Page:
This article appeared at 11:11 a.m. EDT on RealMoney Sept. 2.
SAN DIEGO (RealMoney) -- Funny tweet this morning from Barbarian Capital:
"$CONN discovers Marketing 101: giving stuff away works. SSS up double digits, credit performance collapses."
And therein lies the issue with Conn's (CONN) , the Texas retailer famous for providing credit for the un-creditworthy.
While same-store sales rose, the company missed second-quarter earnings expectations and guided down, as it increased its provision for bad debts. As I noted in Columnist Conversation this morning, credit has always been the bearish story at Conn's.
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In retrospect, cracks in the company's credit story have been getting wider and wider, quarter after quarter.
As far back as a year ago, the company was blaming "short-term execution issues in our collections operations" for unexpectedly bad performance in its credit operations, which account for nearly a quarter of all revenue.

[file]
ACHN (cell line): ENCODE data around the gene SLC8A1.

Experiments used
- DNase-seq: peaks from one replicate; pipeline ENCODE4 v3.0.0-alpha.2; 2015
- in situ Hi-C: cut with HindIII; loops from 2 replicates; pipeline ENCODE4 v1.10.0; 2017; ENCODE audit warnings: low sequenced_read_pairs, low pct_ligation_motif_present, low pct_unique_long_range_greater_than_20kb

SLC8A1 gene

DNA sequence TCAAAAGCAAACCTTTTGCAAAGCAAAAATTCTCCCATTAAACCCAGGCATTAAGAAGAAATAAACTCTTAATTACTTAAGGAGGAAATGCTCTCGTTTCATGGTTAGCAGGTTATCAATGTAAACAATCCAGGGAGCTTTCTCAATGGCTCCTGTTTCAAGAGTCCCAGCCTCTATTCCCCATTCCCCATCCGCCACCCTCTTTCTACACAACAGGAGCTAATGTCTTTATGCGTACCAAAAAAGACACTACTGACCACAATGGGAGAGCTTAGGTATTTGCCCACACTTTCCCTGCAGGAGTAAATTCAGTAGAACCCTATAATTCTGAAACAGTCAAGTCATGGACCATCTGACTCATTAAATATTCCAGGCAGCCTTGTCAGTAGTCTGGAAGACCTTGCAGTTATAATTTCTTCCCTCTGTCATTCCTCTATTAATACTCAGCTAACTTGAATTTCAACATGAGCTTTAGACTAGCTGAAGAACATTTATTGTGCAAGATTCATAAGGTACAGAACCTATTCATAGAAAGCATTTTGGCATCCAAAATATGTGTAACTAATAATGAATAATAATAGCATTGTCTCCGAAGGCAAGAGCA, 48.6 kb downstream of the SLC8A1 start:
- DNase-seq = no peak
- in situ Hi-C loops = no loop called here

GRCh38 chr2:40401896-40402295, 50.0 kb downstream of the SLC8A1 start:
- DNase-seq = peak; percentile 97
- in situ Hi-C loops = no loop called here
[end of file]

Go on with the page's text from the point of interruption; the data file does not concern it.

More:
The situation worsened in February, with a twist: the company blamed the weather (and a bunch of other stuff) for its poor credit performance, which in turn led to an earnings warning.
As is the case today, the stock collapsed on that news, only to slowly recover as investors unwisely shrugged off credit concerns.
From today's release:
"Our credit operations ran into unexpected headwinds, resulting in portfolio performance deterioration. Despite tighter underwriting, lower early-stage delinquency and improved collections staffing and execution, delinquency unexpectedly deteriorated across all credit quality levels, customer groups, product categories, geographic regions and years of origination. Tighter underwriting and better collections execution did not offset deterioration in our customers' ability to resolve delinquency."